1.16 User Documentation for Apache MADlib
Cross Validation
Contents

Estimates the fit of a predictive model given a data set and specifications for the training, prediction, and error estimation functions.

Cross validation, sometimes called rotation estimation, is a technique for assessing how the results of a statistical analysis will generalize to an independent data set. It is mainly used in settings where the goal is prediction, and you want to estimate how accurately a predictive model will perform in practice.

The cross-validation function provided by this module is very flexible and can work with algorithms you want to cross validate, including algorithms you write yourself. Among the inputs to the cross-validation function are specifications of the modelling, prediction, and error metric functions. These three-part specifications include the name of the function, an array of arguments to pass to the function, and an array of the data types of the arguments. This makes it possible to use functions from other MADlib modules or user-defined functions that you supply.

• The modelling (training) function takes in a given data set with independent and dependent variables and produces a model, which is stored in an output table.
• The prediction function takes in the model generated by the modelling function and a different data set with independent variables, and produces a prediction of the dependent variables based on the model, which is stored in an output table. The prediction function should take a unique ID column name in the data table as one of the inputs, so that the prediction result can be compared with the validation values. Note: Prediction function in some MADlib modules do not save results into an output table. These prediction functions are not suitable for this cross-validation module.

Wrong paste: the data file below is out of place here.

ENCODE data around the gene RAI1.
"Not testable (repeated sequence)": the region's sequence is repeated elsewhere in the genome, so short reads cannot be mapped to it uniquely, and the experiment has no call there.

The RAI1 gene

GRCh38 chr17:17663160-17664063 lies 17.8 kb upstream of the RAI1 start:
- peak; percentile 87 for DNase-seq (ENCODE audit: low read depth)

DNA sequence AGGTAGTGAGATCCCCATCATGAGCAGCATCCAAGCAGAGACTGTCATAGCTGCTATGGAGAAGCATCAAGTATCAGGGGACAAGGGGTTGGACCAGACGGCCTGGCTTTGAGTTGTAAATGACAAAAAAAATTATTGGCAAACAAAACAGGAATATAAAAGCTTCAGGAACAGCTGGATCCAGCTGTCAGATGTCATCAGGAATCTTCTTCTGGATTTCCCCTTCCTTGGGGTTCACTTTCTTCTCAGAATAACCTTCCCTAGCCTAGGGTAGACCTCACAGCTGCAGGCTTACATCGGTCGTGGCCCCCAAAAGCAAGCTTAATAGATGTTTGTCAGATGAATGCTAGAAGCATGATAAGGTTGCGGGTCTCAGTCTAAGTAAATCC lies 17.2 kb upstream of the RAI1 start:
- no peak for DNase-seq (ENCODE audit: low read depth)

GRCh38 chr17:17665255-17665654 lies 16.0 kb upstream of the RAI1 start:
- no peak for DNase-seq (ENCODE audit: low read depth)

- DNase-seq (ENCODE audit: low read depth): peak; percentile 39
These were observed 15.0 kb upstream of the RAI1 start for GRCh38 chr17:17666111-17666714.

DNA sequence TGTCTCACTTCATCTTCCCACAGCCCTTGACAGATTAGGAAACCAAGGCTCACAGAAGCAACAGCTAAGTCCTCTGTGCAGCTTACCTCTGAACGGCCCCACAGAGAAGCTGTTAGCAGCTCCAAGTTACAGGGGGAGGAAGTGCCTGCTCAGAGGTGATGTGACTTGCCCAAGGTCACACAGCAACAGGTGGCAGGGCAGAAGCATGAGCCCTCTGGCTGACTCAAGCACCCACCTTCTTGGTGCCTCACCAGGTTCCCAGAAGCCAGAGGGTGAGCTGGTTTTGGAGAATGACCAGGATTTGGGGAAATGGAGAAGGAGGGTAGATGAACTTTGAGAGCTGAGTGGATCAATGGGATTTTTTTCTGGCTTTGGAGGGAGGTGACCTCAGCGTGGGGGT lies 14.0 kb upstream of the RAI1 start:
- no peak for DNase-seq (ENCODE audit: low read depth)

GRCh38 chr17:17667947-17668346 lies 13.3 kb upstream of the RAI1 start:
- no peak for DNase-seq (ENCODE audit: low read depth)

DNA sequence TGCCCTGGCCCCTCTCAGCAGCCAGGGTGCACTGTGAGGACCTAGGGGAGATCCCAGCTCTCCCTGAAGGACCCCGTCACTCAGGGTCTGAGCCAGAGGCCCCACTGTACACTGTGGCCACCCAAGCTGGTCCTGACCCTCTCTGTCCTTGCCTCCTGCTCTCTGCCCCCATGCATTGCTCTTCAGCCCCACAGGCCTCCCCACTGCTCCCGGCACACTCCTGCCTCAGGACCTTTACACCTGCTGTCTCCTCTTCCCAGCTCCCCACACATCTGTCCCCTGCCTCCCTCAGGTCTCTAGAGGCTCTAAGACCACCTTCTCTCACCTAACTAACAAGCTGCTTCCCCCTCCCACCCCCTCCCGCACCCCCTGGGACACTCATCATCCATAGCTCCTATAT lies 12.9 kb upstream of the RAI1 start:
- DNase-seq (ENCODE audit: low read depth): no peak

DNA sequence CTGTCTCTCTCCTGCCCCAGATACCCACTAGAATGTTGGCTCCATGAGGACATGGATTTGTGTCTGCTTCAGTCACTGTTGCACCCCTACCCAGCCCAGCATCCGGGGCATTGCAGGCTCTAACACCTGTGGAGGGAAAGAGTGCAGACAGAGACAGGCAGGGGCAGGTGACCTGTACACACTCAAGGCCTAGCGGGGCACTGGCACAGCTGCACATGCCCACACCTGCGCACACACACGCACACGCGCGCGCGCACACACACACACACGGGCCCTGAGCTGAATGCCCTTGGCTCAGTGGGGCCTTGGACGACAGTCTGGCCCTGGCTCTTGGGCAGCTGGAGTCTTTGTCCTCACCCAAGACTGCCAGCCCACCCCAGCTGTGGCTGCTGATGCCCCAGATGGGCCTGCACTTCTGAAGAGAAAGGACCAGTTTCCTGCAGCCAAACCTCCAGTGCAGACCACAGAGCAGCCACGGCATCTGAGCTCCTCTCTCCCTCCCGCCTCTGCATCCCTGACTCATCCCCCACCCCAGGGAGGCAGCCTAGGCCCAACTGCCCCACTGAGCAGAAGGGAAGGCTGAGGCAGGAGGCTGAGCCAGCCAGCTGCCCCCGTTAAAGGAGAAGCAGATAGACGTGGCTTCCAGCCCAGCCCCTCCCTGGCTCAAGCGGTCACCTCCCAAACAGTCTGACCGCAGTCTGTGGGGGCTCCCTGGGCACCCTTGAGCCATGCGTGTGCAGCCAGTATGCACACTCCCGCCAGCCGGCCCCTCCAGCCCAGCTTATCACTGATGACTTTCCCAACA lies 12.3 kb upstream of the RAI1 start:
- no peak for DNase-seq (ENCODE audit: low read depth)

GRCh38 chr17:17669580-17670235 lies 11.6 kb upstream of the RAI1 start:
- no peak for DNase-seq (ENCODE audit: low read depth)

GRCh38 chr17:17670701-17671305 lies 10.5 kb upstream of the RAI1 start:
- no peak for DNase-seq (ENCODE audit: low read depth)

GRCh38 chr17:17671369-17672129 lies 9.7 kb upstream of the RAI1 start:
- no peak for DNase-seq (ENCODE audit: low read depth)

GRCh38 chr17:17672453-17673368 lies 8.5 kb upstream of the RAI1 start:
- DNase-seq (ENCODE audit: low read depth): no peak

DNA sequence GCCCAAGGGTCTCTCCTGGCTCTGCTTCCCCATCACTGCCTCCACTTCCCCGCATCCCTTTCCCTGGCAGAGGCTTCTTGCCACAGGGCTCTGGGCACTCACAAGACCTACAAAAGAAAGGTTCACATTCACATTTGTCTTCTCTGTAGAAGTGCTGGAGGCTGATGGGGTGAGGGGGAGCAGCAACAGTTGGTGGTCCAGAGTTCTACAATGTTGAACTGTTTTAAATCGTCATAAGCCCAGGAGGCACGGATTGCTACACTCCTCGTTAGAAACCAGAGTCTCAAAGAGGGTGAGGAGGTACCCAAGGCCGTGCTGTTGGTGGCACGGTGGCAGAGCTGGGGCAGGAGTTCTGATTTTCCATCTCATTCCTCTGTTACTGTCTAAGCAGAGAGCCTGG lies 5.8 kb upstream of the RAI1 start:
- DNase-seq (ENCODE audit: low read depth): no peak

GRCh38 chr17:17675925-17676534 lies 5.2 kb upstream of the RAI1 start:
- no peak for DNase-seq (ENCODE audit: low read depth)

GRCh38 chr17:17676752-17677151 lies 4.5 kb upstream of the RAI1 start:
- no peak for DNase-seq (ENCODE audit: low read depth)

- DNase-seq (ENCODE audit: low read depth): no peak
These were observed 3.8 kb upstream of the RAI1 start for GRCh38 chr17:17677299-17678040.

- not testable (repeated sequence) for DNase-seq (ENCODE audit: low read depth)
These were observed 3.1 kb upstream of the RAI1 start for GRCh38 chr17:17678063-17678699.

• The error metric function compares the prediction results with the known values of the dependent variables in the data set that was fed into the prediction function. It computes the error metric using the specified error metric function, and stores the results in a table.

Other inputs include the output table name, k value for the k-fold cross validation, and how many folds to try. For example, you can choose to run a simple validation instead of a full cross validation.

Cross-Validation Function
cross_validation_general( modelling_func,
modelling_params,
modelling_params_type,
param_explored,
explore_values,
predict_func,
predict_params,
predict_params_type,
metric_func,
metric_params,
metric_params_type,
data_tbl,
data_id,
id_is_random,
validation_result,
data_cols,
fold_num
)

Arguments

modelling_func

VARCHAR. The name of the function that trains the model.

modelling_params

VARCHAR[]. An array of parameters to supply to the modelling function.

modelling_params_type

VARCHAR[]. An array of data type names for each of the parameters supplied to the modelling function.

param_explored

VARCHAR. The name of the parameter that will be checked to find the optimum value. The name must appear in the modelling_params array.

explore_values

VARCHAR. The name of the parameter whose values are to be studied.

predict_func

VARCHAR. The name of the prediction function.

predict_params

VARCHAR[]. An array of parameters to supply to the prediction function.

predict_params_type

VARCHAR[]. An array of data type names for each of the parameters supplied to the prediction function.

metric_func

VARCHAR. The name of the function for measuring errors.

metric_params

VARCHAR[]. An array of parameters to supply to the error metric function.

metric_params_type

VARCHAR[]. An array of data type names for each of the parameters supplied to the metric function.

data_tbl